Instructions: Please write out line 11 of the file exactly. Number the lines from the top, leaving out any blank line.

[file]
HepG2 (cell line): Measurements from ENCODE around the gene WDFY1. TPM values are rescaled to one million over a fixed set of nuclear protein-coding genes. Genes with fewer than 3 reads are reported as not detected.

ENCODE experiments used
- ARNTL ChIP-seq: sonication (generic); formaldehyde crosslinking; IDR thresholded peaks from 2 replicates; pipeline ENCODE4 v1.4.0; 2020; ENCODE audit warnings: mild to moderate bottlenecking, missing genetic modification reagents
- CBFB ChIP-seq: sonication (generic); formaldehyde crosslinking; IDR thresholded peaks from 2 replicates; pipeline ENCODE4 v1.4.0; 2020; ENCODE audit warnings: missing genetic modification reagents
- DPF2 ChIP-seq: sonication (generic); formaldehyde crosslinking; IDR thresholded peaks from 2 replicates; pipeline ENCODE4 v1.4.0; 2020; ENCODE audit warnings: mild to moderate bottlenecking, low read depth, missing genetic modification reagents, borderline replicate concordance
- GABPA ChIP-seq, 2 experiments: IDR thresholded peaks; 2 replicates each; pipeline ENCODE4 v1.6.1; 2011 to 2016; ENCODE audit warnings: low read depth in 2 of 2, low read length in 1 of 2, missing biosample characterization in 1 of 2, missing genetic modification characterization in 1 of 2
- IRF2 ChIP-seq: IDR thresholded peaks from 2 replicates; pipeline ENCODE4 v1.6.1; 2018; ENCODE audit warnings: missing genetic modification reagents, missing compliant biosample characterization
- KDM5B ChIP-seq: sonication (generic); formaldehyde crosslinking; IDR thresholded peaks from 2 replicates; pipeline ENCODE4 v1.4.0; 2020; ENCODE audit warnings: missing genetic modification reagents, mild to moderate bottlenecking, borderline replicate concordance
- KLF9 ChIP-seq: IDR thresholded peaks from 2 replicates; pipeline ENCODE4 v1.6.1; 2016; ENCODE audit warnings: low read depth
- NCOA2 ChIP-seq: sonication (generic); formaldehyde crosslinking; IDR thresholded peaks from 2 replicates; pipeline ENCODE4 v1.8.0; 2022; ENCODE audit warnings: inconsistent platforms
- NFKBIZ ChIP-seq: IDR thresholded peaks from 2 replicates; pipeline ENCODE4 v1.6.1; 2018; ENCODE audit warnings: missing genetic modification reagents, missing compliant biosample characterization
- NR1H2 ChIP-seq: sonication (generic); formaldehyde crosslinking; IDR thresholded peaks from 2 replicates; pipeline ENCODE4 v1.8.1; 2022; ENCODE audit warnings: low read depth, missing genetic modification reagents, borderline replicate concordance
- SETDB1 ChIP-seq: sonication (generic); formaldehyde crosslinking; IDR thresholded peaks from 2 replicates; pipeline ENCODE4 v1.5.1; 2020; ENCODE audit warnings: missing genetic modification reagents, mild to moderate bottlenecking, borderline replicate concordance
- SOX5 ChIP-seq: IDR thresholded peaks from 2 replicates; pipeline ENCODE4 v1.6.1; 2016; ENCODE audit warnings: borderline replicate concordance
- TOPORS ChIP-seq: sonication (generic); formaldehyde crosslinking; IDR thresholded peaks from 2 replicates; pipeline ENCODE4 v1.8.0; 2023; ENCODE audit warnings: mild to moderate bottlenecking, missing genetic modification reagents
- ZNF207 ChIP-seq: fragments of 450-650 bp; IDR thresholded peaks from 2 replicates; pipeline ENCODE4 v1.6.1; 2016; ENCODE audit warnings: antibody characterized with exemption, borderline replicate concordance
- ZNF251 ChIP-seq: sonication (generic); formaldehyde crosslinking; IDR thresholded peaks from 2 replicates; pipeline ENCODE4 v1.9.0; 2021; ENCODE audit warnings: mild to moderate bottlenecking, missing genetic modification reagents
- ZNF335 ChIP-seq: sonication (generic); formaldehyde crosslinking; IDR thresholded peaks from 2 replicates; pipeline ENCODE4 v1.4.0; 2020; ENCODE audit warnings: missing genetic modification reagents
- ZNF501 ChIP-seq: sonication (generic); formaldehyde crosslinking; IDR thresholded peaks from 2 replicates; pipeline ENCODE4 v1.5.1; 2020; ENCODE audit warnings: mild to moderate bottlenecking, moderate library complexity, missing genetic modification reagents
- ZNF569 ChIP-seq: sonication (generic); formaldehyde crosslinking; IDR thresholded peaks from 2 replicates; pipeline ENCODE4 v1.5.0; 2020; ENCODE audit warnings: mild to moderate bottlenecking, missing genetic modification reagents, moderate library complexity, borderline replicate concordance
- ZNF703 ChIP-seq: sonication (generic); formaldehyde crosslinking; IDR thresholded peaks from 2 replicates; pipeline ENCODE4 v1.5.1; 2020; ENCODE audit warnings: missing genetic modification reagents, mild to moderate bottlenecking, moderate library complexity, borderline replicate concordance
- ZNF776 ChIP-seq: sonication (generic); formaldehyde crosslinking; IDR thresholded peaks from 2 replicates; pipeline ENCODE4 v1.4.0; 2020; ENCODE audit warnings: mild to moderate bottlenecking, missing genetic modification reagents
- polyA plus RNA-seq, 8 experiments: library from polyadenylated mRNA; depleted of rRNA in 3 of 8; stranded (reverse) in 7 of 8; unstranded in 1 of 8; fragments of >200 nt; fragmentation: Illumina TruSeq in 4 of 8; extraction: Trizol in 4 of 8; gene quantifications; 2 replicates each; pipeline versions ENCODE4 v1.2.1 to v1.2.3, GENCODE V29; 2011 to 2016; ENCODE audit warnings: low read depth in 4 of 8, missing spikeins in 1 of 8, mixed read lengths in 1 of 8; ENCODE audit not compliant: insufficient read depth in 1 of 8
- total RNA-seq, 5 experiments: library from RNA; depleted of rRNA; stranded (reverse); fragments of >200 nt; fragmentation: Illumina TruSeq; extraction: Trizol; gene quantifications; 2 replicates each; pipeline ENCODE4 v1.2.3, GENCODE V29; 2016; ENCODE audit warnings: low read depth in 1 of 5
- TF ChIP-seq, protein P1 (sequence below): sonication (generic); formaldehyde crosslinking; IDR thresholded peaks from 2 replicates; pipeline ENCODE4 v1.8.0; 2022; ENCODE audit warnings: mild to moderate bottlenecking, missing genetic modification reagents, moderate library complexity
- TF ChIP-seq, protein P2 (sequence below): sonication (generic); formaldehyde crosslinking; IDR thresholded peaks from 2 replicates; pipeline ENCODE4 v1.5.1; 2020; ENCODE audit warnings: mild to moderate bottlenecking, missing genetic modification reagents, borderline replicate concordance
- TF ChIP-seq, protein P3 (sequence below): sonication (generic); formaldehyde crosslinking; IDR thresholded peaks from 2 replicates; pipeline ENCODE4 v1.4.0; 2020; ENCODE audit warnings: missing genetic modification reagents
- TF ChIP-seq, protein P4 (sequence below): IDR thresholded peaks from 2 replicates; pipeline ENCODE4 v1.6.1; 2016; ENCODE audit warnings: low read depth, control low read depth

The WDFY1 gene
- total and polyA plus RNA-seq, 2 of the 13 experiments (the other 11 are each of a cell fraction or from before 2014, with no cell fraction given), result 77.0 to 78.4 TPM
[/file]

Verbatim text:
- NFKBIZ ChIP-seq: IDR thresholded peaks from 2 replicates; pipeline ENCODE4 v1.6.1; 2018; ENCODE audit warnings: missing genetic modification reagents, missing compliant biosample characterization